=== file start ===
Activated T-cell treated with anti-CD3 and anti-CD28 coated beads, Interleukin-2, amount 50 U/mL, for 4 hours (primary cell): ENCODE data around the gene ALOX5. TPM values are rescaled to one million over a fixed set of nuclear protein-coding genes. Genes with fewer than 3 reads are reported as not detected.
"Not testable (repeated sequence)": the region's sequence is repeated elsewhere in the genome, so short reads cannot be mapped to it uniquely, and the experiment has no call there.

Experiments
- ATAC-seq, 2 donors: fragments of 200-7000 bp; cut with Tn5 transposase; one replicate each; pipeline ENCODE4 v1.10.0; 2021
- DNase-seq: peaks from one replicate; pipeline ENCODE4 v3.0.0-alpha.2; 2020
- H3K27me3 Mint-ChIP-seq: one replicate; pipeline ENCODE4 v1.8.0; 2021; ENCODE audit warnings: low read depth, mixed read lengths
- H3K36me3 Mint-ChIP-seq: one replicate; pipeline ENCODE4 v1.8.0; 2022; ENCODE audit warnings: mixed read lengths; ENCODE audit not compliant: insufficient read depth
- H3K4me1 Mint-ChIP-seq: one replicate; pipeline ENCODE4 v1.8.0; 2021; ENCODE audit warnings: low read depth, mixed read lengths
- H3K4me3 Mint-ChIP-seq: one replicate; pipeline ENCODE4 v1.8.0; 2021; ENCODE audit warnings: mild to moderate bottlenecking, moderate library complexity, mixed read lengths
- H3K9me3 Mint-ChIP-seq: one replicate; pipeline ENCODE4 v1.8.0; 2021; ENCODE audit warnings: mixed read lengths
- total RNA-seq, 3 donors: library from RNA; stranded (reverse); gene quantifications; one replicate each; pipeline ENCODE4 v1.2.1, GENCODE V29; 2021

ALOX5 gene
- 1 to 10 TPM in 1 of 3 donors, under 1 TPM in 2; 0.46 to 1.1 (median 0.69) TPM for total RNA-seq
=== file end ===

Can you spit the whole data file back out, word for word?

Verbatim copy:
Activated T-cell treated with anti-CD3 and anti-CD28 coated beads, Interleukin-2, amount 50 U/mL, for 4 hours (primary cell): ENCODE data around the gene ALOX5. TPM values are rescaled to one million over a fixed set of nuclear protein-coding genes. Genes with fewer than 3 reads are reported as not detected.
"Not testable (repeated sequence)": the region's sequence is repeated elsewhere in the genome, so short reads cannot be mapped to it uniquely, and the experiment has no call there.

Experiments
- ATAC-seq, 2 donors: fragments of 200-7000 bp; cut with Tn5 transposase; one replicate each; pipeline ENCODE4 v1.10.0; 2021
- DNase-seq: peaks from one replicate; pipeline ENCODE4 v3.0.0-alpha.2; 2020
- H3K27me3 Mint-ChIP-seq: one replicate; pipeline ENCODE4 v1.8.0; 2021; ENCODE audit warnings: low read depth, mixed read lengths
- H3K36me3 Mint-ChIP-seq: one replicate; pipeline ENCODE4 v1.8.0; 2022; ENCODE audit warnings: mixed read lengths; ENCODE audit not compliant: insufficient read depth
- H3K4me1 Mint-ChIP-seq: one replicate; pipeline ENCODE4 v1.8.0; 2021; ENCODE audit warnings: low read depth, mixed read lengths
- H3K4me3 Mint-ChIP-seq: one replicate; pipeline ENCODE4 v1.8.0; 2021; ENCODE audit warnings: mild to moderate bottlenecking, moderate library complexity, mixed read lengths
- H3K9me3 Mint-ChIP-seq: one replicate; pipeline ENCODE4 v1.8.0; 2021; ENCODE audit warnings: mixed read lengths
- total RNA-seq, 3 donors: library from RNA; stranded (reverse); gene quantifications; one replicate each; pipeline ENCODE4 v1.2.1, GENCODE V29; 2021

ALOX5 gene
- 1 to 10 TPM in 1 of 3 donors, under 1 TPM in 2; 0.46 to 1.1 (median 0.69) TPM for total RNA-seq